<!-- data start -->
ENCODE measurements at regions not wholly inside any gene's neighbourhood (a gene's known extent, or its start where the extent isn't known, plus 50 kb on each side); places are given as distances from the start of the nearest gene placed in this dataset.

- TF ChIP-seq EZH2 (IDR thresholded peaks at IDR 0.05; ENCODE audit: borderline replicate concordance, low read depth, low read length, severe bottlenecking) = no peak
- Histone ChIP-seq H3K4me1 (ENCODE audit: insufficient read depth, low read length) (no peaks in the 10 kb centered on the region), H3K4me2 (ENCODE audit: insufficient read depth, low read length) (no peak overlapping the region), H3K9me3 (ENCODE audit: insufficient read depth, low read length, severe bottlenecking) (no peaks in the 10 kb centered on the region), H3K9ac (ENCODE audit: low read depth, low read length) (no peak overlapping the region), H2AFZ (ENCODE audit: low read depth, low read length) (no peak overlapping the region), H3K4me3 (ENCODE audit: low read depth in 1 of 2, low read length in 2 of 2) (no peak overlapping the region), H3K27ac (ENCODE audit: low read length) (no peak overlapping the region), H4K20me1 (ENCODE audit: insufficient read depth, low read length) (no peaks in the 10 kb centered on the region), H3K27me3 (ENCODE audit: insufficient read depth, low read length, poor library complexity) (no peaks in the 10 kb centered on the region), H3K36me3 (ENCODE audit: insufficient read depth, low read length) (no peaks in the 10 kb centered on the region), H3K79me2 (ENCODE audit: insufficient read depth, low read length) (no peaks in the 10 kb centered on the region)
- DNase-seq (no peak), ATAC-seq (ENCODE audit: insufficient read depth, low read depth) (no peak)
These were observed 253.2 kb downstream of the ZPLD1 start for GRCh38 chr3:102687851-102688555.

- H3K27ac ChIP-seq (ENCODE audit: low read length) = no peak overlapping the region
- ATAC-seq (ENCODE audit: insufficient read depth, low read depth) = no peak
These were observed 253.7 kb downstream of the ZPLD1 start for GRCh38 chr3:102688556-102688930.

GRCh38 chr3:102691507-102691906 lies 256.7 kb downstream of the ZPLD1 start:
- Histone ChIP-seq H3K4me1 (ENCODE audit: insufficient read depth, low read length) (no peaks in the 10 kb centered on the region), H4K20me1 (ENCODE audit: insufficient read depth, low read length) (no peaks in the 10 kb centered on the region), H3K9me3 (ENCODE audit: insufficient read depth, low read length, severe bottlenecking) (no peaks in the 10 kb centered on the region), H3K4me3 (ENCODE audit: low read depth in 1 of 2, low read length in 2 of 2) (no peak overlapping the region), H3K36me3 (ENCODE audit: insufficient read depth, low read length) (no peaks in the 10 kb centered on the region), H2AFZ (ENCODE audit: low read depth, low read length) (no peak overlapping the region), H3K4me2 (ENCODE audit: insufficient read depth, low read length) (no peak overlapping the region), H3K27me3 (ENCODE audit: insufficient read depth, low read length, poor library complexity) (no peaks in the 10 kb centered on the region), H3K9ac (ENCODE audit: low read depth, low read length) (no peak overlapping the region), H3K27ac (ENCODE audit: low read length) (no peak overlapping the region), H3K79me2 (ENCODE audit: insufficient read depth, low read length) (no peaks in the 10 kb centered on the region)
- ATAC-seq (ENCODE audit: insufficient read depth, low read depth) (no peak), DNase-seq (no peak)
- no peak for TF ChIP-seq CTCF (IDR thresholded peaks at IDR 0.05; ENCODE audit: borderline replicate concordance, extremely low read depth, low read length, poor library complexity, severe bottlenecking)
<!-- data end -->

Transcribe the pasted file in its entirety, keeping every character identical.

ENCODE measurements at regions not wholly inside any gene's neighbourhood (a gene's known extent, or its start where the extent isn't known, plus 50 kb on each side); places are given as distances from the start of the nearest gene placed in this dataset.

- TF ChIP-seq EZH2 (IDR thresholded peaks at IDR 0.05; ENCODE audit: borderline replicate concordance, low read depth, low read length, severe bottlenecking) = no peak
- Histone ChIP-seq H3K4me1 (ENCODE audit: insufficient read depth, low read length) (no peaks in the 10 kb centered on the region), H3K4me2 (ENCODE audit: insufficient read depth, low read length) (no peak overlapping the region), H3K9me3 (ENCODE audit: insufficient read depth, low read length, severe bottlenecking) (no peaks in the 10 kb centered on the region), H3K9ac (ENCODE audit: low read depth, low read length) (no peak overlapping the region), H2AFZ (ENCODE audit: low read depth, low read length) (no peak overlapping the region), H3K4me3 (ENCODE audit: low read depth in 1 of 2, low read length in 2 of 2) (no peak overlapping the region), H3K27ac (ENCODE audit: low read length) (no peak overlapping the region), H4K20me1 (ENCODE audit: insufficient read depth, low read length) (no peaks in the 10 kb centered on the region), H3K27me3 (ENCODE audit: insufficient read depth, low read length, poor library complexity) (no peaks in the 10 kb centered on the region), H3K36me3 (ENCODE audit: insufficient read depth, low read length) (no peaks in the 10 kb centered on the region), H3K79me2 (ENCODE audit: insufficient read depth, low read length) (no peaks in the 10 kb centered on the region)
- DNase-seq (no peak), ATAC-seq (ENCODE audit: insufficient read depth, low read depth) (no peak)
These were observed 253.2 kb downstream of the ZPLD1 start for GRCh38 chr3:102687851-102688555.

- H3K27ac ChIP-seq (ENCODE audit: low read length) = no peak overlapping the region
- ATAC-seq (ENCODE audit: insufficient read depth, low read depth) = no peak
These were observed 253.7 kb downstream of the ZPLD1 start for GRCh38 chr3:102688556-102688930.

GRCh38 chr3:102691507-102691906 lies 256.7 kb downstream of the ZPLD1 start:
- Histone ChIP-seq H3K4me1 (ENCODE audit: insufficient read depth, low read length) (no peaks in the 10 kb centered on the region), H4K20me1 (ENCODE audit: insufficient read depth, low read length) (no peaks in the 10 kb centered on the region), H3K9me3 (ENCODE audit: insufficient read depth, low read length, severe bottlenecking) (no peaks in the 10 kb centered on the region), H3K4me3 (ENCODE audit: low read depth in 1 of 2, low read length in 2 of 2) (no peak overlapping the region), H3K36me3 (ENCODE audit: insufficient read depth, low read length) (no peaks in the 10 kb centered on the region), H2AFZ (ENCODE audit: low read depth, low read length) (no peak overlapping the region), H3K4me2 (ENCODE audit: insufficient read depth, low read length) (no peak overlapping the region), H3K27me3 (ENCODE audit: insufficient read depth, low read length, poor library complexity) (no peaks in the 10 kb centered on the region), H3K9ac (ENCODE audit: low read depth, low read length) (no peak overlapping the region), H3K27ac (ENCODE audit: low read length) (no peak overlapping the region), H3K79me2 (ENCODE audit: insufficient read depth, low read length) (no peaks in the 10 kb centered on the region)
- ATAC-seq (ENCODE audit: insufficient read depth, low read depth) (no peak), DNase-seq (no peak)
- no peak for TF ChIP-seq CTCF (IDR thresholded peaks at IDR 0.05; ENCODE audit: borderline replicate concordance, extremely low read depth, low read length, poor library complexity, severe bottlenecking)